I would say that tenkara is perhaps a bit more broadly and loosely defined in America than has been conceived of in Japan. It is for Americans fixed line fly fishing. Japan has a greater focus on mountain stream fly-fishing than here in America. Here a certain contingent would just as well fish for still/warm-water species as for trout.

Yet in Japan, as well as here in America, the tradition of tenkara has come to be seen as coming from the commercial fisherman of the mountainous inland. Tradition is fine to acknowledge and even revere; but fishermen more often than not are going to extend a method to a (personal) logical conclusion. Fixed line fly fishing may likely go anywhere fishing with a fly-rod & reel may go, depending only upon the limitations of the fixed-line rod and a person's desire or willingness (do you really want to fish with a 15 oz. 28 foot $900 keiryu rod for 20+ lb steelhead? Perhaps not, but I've seen it successfully done in a Shimano video).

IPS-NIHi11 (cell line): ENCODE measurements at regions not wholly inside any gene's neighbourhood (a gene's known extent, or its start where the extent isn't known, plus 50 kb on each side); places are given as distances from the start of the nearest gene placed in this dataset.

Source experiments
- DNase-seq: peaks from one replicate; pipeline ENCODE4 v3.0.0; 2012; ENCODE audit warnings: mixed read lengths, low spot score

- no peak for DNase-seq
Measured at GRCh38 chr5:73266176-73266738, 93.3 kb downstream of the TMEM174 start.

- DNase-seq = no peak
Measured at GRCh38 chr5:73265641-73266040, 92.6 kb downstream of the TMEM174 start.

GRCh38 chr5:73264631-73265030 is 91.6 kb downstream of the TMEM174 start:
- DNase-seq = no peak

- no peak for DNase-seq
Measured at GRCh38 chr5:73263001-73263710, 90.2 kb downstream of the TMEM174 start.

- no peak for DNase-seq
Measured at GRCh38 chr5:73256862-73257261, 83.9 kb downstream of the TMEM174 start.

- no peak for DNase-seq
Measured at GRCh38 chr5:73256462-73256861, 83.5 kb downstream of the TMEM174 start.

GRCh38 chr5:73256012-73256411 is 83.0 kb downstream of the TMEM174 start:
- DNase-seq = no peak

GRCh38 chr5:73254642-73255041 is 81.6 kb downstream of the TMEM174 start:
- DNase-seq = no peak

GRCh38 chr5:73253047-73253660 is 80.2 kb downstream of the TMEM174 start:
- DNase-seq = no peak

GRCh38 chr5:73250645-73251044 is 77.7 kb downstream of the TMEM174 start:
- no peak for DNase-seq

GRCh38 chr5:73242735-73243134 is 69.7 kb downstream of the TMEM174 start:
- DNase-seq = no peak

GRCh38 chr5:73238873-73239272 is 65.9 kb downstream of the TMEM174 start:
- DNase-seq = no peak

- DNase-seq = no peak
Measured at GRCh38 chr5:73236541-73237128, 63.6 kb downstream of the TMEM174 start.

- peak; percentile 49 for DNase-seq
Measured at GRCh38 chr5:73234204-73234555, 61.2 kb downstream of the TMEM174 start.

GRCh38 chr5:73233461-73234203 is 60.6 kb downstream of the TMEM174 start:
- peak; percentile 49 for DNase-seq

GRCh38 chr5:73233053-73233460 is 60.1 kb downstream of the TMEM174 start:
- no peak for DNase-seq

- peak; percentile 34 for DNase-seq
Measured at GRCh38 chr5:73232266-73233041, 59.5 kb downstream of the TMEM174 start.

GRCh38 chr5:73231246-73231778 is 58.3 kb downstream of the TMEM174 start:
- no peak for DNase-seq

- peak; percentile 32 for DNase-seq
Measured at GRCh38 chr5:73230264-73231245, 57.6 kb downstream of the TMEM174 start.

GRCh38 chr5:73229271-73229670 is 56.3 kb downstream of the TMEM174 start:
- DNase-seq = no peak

I like what one Japanese fisherman wrote about tenkara. Tenkara rods did not make tenkara. Tenkara made tenkara rods. Lighter keiryu rods, and to a lesser extent seiryu rods, are used as well by modern-day Japanese fishermen in the tenkara method. So what is tenkara in America? Mostly likely whatever any one person chooses to make of the sport for themself.